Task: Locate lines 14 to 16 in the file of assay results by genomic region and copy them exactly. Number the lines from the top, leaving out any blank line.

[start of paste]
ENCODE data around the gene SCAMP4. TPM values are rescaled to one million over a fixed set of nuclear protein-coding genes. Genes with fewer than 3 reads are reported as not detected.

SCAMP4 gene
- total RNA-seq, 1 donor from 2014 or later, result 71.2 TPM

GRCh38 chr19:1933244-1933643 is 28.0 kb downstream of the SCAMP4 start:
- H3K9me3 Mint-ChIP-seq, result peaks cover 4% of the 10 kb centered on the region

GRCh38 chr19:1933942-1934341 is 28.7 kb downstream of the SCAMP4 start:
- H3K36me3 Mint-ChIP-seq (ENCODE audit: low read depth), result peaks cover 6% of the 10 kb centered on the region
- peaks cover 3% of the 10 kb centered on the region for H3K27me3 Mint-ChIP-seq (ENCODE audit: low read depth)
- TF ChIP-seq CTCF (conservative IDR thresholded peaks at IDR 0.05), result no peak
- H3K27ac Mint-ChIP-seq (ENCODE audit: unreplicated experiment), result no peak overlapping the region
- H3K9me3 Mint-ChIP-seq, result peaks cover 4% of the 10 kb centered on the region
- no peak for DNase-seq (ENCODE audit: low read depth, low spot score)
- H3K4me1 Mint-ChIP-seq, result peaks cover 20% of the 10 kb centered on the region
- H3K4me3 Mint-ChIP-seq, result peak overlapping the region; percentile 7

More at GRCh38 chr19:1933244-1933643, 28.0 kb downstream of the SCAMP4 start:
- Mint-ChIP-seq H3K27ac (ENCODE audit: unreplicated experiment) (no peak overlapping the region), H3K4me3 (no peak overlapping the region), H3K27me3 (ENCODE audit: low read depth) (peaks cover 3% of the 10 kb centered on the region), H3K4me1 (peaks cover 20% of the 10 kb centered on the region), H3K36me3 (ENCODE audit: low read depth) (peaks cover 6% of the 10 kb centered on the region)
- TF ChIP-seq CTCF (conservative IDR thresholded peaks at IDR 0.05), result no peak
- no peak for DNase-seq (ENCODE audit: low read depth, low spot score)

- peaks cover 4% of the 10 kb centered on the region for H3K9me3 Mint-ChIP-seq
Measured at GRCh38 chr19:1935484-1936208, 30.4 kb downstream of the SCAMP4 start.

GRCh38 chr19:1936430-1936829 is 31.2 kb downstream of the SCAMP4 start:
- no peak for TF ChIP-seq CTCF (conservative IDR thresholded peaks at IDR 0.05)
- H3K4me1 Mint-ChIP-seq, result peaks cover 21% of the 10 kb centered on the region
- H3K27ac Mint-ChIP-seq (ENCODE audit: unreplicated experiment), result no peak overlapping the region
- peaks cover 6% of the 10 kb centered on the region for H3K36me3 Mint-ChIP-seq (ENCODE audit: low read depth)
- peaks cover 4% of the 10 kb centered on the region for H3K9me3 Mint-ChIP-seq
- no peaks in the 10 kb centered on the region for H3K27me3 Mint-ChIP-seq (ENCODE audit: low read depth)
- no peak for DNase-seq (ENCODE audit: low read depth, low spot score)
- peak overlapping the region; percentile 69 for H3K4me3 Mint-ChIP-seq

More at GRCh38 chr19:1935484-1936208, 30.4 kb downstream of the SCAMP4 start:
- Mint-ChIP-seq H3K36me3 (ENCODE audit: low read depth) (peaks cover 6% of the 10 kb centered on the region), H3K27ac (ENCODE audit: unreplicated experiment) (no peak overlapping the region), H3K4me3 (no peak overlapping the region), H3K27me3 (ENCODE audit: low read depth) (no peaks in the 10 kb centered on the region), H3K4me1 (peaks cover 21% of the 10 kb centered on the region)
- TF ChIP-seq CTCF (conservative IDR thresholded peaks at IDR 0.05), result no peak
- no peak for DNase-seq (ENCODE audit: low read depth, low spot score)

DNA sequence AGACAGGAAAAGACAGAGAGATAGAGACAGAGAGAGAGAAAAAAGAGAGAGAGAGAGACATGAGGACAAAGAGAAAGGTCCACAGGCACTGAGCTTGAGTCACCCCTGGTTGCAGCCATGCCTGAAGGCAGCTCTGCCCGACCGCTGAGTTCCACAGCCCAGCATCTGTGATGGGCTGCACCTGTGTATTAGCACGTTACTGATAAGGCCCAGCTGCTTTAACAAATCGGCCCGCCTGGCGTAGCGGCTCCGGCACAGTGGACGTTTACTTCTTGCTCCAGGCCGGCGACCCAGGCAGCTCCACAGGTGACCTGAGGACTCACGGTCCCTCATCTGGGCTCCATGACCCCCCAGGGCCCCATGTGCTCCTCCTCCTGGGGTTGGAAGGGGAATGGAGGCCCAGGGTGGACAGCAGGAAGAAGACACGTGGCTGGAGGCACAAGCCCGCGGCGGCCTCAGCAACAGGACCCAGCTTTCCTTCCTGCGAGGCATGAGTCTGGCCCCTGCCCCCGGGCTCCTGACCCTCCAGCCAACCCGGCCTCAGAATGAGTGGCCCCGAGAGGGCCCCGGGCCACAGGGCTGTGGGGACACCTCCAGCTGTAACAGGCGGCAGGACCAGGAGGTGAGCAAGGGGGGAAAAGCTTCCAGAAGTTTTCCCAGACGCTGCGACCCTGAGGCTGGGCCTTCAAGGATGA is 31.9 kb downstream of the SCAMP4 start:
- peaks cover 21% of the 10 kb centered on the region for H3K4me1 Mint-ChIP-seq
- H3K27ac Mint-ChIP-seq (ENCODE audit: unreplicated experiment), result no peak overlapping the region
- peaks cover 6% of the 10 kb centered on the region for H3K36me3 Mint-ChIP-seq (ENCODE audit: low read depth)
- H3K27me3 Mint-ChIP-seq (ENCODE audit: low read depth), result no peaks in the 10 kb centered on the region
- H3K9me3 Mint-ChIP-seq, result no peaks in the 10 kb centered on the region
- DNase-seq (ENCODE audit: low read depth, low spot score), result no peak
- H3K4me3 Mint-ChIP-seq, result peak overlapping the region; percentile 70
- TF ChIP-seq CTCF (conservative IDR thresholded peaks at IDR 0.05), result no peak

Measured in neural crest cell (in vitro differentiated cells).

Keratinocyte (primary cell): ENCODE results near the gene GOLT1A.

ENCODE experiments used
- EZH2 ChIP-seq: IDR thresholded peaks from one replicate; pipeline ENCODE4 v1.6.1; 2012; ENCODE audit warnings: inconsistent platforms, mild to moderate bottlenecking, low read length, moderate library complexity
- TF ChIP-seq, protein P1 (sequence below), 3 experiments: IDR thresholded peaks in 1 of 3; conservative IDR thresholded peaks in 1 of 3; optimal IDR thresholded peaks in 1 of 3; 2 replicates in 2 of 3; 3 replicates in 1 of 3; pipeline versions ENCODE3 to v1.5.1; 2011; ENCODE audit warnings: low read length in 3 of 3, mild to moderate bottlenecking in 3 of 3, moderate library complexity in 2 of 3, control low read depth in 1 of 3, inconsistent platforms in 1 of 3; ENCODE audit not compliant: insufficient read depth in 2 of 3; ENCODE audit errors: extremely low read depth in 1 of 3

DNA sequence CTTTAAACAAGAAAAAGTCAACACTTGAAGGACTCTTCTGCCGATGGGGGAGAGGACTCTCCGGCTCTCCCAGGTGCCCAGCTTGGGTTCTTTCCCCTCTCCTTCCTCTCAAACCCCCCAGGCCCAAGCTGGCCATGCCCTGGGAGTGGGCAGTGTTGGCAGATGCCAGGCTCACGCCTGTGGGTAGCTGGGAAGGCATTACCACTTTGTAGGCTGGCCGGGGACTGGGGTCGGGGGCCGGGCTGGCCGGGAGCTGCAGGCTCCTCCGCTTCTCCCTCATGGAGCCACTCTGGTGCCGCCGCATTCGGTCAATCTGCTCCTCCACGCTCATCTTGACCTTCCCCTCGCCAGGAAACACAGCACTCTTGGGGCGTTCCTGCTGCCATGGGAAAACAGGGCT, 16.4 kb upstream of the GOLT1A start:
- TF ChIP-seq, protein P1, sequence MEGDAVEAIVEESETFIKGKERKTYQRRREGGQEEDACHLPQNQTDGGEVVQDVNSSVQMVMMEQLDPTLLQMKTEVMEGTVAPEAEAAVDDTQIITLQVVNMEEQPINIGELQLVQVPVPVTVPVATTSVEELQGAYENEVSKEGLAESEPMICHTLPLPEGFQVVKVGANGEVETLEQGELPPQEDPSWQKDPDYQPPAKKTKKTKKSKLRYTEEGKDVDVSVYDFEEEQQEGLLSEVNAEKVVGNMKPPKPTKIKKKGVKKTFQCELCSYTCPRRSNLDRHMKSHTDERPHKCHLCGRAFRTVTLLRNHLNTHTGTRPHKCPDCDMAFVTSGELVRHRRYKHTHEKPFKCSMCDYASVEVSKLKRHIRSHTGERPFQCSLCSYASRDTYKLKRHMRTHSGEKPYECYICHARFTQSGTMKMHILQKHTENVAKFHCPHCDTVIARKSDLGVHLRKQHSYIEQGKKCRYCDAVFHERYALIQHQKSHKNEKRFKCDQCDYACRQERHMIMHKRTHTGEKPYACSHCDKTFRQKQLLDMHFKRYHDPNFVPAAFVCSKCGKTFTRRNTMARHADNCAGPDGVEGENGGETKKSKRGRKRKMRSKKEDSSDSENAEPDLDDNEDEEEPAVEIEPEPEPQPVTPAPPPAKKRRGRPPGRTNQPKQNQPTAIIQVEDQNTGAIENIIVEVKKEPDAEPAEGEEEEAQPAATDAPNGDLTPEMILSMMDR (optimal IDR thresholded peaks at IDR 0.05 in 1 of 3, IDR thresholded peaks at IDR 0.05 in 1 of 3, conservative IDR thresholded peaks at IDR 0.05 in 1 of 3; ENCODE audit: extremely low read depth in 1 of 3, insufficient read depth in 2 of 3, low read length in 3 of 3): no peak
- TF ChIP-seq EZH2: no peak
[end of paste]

- H3K4me3 Mint-ChIP-seq, result peak overlapping the region; percentile 7

More at GRCh38 chr19:1933244-1933643, 28.0 kb downstream of the SCAMP4 start:
- Mint-ChIP-seq H3K27ac (ENCODE audit: unreplicated experiment) (no peak overlapping the region), H3K4me3 (no peak overlapping the region), H3K27me3 (ENCODE audit: low read depth) (peaks cover 3% of the 10 kb centered on the region), H3K4me1 (peaks cover 20% of the 10 kb centered on the region), H3K36me3 (ENCODE audit: low read depth) (peaks cover 6% of the 10 kb centered on the region)